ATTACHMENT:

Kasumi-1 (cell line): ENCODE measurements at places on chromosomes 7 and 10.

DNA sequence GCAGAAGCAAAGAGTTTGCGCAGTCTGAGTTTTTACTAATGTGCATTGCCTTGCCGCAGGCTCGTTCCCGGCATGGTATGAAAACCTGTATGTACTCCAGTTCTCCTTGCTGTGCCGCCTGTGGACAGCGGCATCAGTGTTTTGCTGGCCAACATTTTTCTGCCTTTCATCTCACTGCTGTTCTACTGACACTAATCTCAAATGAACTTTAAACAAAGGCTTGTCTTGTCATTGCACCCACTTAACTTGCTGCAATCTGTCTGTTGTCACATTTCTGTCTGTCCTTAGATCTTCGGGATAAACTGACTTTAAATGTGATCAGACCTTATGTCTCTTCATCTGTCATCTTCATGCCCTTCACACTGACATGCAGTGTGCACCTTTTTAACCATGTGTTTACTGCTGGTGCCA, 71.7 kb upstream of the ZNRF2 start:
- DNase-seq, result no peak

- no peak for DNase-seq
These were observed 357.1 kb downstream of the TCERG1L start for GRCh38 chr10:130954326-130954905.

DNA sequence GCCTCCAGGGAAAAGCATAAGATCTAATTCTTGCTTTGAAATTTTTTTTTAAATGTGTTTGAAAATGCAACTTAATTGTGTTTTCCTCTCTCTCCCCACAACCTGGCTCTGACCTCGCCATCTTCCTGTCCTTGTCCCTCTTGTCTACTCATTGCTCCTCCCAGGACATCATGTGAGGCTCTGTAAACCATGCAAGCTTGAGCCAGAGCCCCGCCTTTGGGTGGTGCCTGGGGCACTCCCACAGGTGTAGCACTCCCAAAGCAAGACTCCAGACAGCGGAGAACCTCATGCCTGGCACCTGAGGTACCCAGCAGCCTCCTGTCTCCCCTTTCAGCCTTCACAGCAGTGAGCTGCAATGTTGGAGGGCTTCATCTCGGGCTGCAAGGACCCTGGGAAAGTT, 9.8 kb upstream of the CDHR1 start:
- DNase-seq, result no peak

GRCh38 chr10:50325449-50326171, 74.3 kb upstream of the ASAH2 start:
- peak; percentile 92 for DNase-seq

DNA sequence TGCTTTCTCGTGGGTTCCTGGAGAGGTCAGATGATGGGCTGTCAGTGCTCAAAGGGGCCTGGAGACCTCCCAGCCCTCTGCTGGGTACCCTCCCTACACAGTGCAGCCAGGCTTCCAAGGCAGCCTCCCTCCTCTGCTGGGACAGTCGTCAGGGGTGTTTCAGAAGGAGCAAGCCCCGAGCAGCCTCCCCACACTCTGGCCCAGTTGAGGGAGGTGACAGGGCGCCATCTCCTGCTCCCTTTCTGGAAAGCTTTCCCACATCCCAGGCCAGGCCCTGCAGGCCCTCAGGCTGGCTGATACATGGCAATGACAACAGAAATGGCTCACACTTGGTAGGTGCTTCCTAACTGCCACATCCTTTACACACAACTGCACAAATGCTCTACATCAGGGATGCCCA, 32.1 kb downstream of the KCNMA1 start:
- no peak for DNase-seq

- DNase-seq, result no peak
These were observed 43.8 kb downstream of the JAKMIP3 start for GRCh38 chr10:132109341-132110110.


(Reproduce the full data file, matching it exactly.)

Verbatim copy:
Kasumi-1 (cell line): ENCODE measurements at places on chromosomes 7 and 10.

DNA sequence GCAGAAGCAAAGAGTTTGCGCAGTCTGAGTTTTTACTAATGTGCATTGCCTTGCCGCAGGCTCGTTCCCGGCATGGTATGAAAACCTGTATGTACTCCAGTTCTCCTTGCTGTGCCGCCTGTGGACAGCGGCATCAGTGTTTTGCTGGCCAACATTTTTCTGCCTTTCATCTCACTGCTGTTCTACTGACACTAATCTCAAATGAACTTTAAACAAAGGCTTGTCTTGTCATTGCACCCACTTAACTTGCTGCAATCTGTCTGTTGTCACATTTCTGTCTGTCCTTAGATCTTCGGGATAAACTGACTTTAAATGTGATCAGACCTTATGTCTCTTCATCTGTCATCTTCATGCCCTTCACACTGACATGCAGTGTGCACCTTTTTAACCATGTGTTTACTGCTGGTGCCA, 71.7 kb upstream of the ZNRF2 start:
- DNase-seq, result no peak

- no peak for DNase-seq
These were observed 357.1 kb downstream of the TCERG1L start for GRCh38 chr10:130954326-130954905.

DNA sequence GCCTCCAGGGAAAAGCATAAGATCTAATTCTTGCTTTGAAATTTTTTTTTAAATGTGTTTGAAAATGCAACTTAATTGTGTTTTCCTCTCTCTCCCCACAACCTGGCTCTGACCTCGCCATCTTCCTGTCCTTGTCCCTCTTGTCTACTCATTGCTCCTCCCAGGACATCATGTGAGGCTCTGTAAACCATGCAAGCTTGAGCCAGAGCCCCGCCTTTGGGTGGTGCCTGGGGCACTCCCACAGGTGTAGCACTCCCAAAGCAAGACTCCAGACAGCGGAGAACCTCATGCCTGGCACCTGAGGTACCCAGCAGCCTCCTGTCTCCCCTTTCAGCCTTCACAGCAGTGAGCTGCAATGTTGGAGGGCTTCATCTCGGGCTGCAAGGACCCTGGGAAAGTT, 9.8 kb upstream of the CDHR1 start:
- DNase-seq, result no peak

GRCh38 chr10:50325449-50326171, 74.3 kb upstream of the ASAH2 start:
- peak; percentile 92 for DNase-seq

DNA sequence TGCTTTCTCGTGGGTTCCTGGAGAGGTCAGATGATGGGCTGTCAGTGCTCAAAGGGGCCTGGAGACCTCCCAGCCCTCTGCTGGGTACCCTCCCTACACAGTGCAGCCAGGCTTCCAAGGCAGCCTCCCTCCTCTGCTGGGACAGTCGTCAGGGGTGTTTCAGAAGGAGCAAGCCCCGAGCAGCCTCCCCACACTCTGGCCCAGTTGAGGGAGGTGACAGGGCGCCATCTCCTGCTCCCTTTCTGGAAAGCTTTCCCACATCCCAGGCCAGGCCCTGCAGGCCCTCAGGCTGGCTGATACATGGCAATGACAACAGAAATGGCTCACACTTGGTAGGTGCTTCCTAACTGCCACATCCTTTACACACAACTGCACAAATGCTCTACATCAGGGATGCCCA, 32.1 kb downstream of the KCNMA1 start:
- no peak for DNase-seq

- DNase-seq, result no peak
These were observed 43.8 kb downstream of the JAKMIP3 start for GRCh38 chr10:132109341-132110110.